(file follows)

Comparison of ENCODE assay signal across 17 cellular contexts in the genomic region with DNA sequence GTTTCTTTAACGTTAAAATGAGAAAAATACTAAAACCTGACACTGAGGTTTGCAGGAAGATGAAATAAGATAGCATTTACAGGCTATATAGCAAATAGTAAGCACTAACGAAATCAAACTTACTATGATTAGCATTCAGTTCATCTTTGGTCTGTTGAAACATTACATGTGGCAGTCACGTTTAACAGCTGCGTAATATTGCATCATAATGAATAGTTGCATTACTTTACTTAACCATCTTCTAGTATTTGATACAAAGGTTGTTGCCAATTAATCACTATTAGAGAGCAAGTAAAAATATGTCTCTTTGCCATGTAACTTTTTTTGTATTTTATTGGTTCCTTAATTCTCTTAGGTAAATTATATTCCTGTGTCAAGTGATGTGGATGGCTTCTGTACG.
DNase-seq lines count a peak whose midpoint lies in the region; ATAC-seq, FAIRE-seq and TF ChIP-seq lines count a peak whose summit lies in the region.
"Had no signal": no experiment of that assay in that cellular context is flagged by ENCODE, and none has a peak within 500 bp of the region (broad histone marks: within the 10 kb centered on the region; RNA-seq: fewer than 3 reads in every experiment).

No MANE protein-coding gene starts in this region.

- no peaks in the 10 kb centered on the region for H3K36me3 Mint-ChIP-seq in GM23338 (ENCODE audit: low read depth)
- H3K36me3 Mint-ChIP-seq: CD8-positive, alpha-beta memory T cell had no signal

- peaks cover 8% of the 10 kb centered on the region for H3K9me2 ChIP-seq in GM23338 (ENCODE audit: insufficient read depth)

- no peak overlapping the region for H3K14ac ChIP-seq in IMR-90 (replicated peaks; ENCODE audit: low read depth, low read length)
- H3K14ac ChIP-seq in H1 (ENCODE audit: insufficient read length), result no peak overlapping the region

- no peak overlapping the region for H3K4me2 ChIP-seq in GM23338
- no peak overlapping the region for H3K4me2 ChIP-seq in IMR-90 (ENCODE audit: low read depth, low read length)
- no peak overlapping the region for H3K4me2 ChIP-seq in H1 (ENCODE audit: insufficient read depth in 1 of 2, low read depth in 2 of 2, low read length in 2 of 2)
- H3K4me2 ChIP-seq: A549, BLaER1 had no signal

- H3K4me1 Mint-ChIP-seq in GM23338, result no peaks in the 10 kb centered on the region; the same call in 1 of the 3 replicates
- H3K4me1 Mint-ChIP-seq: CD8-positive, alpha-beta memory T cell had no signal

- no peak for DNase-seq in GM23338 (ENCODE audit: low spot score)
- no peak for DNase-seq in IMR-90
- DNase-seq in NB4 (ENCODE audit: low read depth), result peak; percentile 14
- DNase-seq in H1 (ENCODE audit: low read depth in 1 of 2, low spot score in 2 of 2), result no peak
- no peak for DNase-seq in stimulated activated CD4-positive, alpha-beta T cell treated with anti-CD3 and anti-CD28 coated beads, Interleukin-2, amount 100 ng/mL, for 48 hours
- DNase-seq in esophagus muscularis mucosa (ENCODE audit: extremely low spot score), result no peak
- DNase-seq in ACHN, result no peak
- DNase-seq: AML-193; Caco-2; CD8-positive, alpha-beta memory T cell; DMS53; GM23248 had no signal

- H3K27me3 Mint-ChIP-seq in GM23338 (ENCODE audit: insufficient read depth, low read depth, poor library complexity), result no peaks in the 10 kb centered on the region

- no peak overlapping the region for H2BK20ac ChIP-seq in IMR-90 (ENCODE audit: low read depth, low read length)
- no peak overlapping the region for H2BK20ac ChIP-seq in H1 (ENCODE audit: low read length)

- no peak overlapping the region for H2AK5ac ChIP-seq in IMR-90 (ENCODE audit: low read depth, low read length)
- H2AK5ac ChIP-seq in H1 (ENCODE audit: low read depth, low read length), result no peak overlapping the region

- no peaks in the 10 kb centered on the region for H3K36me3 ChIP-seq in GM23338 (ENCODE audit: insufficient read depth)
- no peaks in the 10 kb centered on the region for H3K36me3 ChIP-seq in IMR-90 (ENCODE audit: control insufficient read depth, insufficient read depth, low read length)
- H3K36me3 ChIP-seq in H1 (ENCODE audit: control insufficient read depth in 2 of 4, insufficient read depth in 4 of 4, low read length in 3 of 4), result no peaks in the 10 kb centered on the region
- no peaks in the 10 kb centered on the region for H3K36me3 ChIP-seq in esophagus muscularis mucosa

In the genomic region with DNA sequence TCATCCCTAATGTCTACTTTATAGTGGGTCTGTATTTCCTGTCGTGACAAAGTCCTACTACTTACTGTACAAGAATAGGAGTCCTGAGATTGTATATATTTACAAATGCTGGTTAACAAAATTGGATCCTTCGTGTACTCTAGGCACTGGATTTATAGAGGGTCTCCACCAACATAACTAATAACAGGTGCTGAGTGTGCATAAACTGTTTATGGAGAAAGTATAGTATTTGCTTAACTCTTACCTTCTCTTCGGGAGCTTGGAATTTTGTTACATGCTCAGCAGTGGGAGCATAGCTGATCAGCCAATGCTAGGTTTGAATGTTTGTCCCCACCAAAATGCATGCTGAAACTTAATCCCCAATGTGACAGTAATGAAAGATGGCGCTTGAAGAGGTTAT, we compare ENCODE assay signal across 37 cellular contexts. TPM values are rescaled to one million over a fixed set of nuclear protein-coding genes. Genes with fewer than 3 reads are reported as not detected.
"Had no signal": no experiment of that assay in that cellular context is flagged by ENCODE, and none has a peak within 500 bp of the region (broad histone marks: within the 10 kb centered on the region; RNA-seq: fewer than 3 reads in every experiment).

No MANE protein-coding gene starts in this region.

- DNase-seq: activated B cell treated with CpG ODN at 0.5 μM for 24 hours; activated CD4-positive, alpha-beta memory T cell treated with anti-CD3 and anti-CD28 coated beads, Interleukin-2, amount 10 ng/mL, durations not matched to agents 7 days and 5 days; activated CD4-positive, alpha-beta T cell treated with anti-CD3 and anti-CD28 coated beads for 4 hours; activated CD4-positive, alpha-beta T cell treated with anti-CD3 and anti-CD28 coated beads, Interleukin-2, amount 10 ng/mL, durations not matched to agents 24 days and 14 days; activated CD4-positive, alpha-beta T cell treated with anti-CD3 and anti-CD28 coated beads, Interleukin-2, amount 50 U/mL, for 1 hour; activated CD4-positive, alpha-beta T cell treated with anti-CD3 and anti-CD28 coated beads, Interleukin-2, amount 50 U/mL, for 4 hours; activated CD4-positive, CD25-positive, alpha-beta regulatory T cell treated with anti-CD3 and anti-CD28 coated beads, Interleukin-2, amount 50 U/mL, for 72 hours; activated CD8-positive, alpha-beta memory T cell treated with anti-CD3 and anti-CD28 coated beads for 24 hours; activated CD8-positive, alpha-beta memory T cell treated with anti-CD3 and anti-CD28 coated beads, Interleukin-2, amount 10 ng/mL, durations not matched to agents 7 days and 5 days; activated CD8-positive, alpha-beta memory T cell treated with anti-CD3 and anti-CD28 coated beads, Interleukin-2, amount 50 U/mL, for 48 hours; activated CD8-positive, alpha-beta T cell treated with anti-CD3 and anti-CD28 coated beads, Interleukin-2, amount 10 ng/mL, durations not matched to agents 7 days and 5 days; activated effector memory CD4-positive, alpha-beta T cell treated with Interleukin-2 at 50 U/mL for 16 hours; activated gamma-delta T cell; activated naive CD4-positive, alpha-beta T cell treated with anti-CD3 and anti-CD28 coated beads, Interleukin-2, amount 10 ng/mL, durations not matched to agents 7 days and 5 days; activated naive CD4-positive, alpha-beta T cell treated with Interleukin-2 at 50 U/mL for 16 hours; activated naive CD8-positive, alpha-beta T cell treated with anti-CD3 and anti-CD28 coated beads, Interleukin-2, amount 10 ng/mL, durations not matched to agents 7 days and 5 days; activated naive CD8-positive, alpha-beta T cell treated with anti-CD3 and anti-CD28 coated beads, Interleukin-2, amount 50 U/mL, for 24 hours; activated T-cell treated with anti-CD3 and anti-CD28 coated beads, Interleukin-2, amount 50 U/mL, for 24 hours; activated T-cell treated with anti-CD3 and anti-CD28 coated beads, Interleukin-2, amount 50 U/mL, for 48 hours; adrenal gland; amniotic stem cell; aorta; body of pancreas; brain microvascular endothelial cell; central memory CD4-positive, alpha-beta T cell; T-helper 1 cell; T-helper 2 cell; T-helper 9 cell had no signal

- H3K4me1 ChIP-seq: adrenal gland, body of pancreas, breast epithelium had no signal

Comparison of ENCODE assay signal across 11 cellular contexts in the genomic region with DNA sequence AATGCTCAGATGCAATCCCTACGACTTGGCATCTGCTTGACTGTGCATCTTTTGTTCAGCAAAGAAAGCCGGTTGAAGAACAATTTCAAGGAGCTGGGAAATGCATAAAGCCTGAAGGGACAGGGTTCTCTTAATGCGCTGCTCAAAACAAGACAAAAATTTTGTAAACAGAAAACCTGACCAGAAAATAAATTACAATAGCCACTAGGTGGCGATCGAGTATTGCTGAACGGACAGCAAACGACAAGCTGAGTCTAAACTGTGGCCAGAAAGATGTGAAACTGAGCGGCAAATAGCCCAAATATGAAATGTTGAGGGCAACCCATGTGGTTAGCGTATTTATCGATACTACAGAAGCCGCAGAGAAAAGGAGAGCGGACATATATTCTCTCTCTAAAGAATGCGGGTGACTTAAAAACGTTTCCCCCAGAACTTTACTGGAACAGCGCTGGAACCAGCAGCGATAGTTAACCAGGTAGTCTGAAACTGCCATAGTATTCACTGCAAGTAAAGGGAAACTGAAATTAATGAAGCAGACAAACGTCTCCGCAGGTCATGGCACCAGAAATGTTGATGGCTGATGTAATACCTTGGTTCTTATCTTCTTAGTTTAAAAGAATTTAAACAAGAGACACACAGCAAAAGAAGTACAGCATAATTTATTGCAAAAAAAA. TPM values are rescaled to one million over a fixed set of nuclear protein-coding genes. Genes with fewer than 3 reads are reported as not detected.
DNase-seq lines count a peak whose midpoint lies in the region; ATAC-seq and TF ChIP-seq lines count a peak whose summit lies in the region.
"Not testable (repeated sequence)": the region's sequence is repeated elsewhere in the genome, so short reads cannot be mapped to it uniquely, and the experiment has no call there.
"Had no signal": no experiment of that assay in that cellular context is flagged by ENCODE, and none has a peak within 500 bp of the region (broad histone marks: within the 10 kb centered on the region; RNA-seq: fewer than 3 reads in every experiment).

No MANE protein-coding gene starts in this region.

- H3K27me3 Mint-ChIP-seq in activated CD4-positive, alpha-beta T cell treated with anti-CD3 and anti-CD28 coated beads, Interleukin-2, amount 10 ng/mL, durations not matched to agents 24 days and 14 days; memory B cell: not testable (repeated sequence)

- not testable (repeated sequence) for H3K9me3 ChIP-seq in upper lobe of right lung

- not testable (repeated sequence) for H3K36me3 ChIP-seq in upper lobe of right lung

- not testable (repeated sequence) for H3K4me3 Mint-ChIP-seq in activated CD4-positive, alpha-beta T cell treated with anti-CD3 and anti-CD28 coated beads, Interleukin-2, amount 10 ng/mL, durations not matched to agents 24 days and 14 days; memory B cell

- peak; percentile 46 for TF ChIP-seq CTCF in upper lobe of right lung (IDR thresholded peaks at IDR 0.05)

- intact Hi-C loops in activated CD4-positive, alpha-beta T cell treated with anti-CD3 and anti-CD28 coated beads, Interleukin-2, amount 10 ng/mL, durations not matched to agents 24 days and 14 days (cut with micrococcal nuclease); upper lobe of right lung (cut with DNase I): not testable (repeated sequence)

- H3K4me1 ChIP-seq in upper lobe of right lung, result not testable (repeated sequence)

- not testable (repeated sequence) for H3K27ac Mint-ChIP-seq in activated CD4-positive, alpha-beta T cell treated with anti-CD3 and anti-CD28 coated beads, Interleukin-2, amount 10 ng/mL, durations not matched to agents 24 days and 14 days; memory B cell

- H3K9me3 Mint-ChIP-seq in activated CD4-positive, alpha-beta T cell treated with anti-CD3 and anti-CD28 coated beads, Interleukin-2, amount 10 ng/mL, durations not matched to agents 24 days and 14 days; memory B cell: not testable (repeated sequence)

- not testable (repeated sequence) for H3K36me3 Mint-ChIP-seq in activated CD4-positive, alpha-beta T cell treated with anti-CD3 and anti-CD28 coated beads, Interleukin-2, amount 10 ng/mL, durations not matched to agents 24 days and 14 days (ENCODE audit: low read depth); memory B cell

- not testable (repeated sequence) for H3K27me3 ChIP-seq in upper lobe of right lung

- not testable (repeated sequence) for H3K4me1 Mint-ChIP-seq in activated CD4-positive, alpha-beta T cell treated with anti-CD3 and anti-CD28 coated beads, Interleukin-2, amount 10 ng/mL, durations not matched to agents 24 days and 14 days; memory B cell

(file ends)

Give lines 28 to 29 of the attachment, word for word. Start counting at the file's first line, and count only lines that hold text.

- H2AK5ac ChIP-seq in H1 (ENCODE audit: low read depth, low read length), result no peak overlapping the region

- no peaks in the 10 kb centered on the region for H3K36me3 ChIP-seq in GM23338 (ENCODE audit: insufficient read depth)